Terra Beata Farms

Challenge: When the best-laid plan goes awry
Solution: Developing Plan B and Plan C

Terra Beata Farms

Many people looked at the stretch of land for sale in Heckman’s Island, Lunenburg, and all they saw was a bog. Evelyn and David Ernst saw an opportunity.

The couple, who lived across the street from the underdeveloped property, knew that swampy land was great for growing cranberries. With some help from the Nova Scotia Department of Agriculture, they cleared the land, prepared an environmental assessment, put in an irrigation system and launched Terra Beata Farms Ltd. Once the cranberries could be harvested, a three-year process, the plan was to sell their cranberries direct from the farm to packagers in the province. Those companies, however, were not interested.

“We were a new farm; we had no traceability,” notes David.

What they did have, says Evelyn, was a truckload of cranberries and no market. “So we purchased deep freezers and sold the products ourselves locally.”

What the couple discovered was that customers didn’t really want raw cranberries; they wanted preserves, dried fruit, and juice. The Ernsts were happy to accommodate those requests, and their product line expanded. They realized, however, to compete with major players in the market they had to distinguish their products. They saw that what was missing from store shelves were wholesome options such as sugar-free cranberry juice.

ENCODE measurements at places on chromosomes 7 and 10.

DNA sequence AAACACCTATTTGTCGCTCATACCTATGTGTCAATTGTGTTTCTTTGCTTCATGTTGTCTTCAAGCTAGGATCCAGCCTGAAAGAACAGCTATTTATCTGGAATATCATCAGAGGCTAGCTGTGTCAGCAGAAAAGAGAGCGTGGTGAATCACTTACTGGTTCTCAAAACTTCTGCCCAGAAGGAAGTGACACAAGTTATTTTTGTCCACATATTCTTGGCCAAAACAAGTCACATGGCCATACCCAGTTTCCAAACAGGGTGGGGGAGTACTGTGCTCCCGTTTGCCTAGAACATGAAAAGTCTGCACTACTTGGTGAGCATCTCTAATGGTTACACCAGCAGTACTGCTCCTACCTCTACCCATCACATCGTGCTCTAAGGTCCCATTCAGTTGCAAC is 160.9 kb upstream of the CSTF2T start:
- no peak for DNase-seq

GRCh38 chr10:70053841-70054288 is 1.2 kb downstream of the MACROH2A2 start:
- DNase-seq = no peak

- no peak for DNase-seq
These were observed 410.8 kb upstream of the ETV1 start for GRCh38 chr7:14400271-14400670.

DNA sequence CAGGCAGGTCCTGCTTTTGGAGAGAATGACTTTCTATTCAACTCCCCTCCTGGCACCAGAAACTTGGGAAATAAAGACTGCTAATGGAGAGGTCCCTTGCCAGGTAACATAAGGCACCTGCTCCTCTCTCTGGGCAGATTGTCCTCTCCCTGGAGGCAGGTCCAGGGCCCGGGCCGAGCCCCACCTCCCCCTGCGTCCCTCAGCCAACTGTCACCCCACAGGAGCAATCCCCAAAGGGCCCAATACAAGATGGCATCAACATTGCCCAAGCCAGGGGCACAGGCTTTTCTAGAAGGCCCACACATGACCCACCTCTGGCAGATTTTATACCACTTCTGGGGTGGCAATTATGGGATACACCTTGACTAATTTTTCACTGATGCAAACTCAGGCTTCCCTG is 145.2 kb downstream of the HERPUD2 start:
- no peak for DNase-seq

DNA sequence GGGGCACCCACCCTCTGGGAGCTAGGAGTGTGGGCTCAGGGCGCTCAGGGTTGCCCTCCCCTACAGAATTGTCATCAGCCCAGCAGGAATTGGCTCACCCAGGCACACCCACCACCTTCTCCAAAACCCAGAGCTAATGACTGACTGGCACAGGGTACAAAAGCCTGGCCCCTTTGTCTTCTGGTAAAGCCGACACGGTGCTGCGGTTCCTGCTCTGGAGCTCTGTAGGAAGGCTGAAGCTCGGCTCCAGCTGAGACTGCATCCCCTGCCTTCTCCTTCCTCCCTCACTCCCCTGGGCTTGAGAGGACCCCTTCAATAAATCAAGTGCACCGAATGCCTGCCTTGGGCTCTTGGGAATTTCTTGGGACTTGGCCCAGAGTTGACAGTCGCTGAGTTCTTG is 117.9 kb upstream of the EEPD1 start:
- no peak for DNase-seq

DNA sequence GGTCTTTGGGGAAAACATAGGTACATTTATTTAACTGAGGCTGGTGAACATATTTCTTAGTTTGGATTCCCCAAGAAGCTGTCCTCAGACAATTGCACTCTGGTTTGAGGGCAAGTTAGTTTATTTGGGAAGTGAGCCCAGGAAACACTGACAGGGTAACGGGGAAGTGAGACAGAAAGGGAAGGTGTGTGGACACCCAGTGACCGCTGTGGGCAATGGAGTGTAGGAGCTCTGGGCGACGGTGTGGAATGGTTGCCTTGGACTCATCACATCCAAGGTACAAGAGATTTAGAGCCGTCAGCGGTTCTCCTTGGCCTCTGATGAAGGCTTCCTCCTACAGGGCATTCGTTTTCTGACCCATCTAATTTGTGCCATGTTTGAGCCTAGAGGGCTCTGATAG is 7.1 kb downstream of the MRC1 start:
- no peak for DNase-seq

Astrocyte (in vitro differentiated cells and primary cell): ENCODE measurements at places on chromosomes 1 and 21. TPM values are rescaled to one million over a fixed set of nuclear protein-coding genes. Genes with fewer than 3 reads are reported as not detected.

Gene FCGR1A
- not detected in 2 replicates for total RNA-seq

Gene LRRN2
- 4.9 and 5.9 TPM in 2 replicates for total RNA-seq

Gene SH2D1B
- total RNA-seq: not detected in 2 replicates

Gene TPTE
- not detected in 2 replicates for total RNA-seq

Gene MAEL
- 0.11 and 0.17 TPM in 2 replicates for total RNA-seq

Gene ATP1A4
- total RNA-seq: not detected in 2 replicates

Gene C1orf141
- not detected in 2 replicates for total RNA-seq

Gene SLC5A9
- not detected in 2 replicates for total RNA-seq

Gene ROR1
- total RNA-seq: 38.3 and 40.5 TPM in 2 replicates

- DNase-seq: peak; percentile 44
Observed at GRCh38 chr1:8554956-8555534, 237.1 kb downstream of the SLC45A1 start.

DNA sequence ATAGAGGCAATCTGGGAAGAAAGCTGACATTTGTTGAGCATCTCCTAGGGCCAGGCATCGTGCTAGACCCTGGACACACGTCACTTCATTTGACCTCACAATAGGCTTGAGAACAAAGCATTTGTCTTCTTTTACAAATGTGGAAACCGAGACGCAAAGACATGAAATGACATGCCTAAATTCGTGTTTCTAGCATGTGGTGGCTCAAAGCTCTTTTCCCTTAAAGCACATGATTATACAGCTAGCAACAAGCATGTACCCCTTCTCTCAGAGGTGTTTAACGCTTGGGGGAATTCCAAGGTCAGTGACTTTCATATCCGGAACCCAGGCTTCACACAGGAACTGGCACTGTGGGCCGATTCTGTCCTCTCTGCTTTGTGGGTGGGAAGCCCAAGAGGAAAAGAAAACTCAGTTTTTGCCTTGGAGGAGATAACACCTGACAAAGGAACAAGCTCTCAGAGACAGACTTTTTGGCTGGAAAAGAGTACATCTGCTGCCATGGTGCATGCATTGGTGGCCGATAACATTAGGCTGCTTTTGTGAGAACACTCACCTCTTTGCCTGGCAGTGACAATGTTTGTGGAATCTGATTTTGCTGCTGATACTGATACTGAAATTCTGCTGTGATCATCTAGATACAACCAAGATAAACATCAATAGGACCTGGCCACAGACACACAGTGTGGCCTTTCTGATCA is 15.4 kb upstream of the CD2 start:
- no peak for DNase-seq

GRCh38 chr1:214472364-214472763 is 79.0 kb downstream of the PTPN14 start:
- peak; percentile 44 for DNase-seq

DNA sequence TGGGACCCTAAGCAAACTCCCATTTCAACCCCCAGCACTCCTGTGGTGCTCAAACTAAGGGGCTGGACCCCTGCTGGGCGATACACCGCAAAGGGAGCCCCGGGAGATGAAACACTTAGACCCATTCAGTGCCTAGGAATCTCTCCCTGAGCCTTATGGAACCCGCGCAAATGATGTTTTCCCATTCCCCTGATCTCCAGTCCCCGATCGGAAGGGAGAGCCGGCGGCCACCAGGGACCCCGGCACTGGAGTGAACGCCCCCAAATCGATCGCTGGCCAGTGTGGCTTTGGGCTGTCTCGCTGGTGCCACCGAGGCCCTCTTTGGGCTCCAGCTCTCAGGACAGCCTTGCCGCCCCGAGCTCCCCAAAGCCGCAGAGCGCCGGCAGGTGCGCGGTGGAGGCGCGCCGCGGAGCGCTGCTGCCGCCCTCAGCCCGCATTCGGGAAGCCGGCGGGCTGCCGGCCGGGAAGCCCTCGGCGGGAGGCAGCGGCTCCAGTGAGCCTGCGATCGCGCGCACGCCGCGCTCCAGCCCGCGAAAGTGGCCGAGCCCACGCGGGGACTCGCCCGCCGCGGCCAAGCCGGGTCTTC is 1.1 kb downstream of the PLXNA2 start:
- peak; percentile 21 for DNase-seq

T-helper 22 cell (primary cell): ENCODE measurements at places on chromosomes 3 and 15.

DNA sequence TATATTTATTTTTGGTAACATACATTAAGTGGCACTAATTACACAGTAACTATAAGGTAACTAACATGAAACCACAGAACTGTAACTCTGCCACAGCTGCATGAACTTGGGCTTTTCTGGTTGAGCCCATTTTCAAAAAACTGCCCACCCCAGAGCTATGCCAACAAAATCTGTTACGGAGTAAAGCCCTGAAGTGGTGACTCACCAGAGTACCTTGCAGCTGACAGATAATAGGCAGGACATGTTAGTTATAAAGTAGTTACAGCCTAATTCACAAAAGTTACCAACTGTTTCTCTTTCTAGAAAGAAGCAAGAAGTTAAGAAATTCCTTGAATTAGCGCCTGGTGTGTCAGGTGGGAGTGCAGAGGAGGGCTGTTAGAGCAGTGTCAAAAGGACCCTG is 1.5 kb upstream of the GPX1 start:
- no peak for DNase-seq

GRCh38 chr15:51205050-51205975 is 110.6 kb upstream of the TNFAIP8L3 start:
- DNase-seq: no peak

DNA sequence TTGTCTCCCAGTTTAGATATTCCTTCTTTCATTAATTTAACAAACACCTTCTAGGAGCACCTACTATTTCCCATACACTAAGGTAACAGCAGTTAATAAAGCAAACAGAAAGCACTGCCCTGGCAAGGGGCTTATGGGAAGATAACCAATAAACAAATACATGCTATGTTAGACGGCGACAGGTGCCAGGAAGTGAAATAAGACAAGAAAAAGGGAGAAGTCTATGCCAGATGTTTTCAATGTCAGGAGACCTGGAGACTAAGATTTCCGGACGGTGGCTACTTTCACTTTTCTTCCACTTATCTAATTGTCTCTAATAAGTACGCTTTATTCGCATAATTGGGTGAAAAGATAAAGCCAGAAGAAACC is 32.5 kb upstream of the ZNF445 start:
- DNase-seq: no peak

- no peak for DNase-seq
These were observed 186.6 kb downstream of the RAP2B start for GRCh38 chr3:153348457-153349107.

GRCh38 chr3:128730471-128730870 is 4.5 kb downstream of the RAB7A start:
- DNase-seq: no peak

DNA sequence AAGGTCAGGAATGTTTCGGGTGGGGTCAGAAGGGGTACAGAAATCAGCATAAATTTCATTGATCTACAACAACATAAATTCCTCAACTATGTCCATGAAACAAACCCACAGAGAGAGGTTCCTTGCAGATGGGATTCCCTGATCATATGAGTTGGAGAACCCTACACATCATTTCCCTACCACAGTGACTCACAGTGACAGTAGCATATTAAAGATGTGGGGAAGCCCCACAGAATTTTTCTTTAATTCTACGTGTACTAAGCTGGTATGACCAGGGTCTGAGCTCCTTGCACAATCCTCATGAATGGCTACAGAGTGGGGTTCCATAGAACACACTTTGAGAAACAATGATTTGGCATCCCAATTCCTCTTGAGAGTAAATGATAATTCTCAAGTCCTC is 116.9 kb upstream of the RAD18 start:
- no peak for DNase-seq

“It took a lot of experimenting,” says Evelyn, “but once we got good traction at farmers’ markets, we got a toehold in grocery stores.”

Today, the 19-year-old company grows, buys, processes, and markets cranberries and other value-added products including dried berries and juice. You’ll find their cranberry products in stores throughout Eastern Canada and their frozen cranberries used as ingredients around the world. A processing facility was added in 2005, and expansions followed in 2009, 2010 and 2015.

Success depends on give and take, says Evelyn. “It’s important to make a plan, but plans always change. Be flexible. Look for a need that’s not supplied and determine how you can meet this.”

Accessing financial capital is something the Government of Canada recognizes as critical to building, growing, and scaling a business. With support from the Atlantic Canada Opportunities Agency (ACOA), the government is helping Terra Beata Farms upgrade its facility. A recent investment of $325,000 will help the company add a 3,750 sq. ft. addition to the present building, while also purchasing equipment to improve the efficiency and capacity of processing and packaging of juice, dried fruit, and frozen packed fruit.

Terra Beata Farms is a prime example of how innovation and resourcefulness fuel Atlantic Canada’s economy, at home and beyond.

For more information on programs and services available to businesses in Atlantic Canada call 1-800-561-7862 or go to www.acoa-apeca.gc.ca

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Look for a need that’s not supplied and determine how you can meet this.
Evelyn Ernst, Terra Beata Farms
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